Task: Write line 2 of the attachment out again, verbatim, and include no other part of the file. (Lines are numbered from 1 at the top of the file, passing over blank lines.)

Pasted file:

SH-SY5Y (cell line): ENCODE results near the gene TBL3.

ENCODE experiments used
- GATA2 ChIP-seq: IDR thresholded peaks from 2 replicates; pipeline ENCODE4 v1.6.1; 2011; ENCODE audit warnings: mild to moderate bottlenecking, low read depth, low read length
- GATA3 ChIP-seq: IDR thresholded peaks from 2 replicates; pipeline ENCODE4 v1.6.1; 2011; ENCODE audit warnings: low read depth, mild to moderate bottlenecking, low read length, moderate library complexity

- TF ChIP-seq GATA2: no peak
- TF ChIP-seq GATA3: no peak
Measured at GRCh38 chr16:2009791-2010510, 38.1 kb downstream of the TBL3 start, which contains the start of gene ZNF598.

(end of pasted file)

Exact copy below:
ENCODE experiments used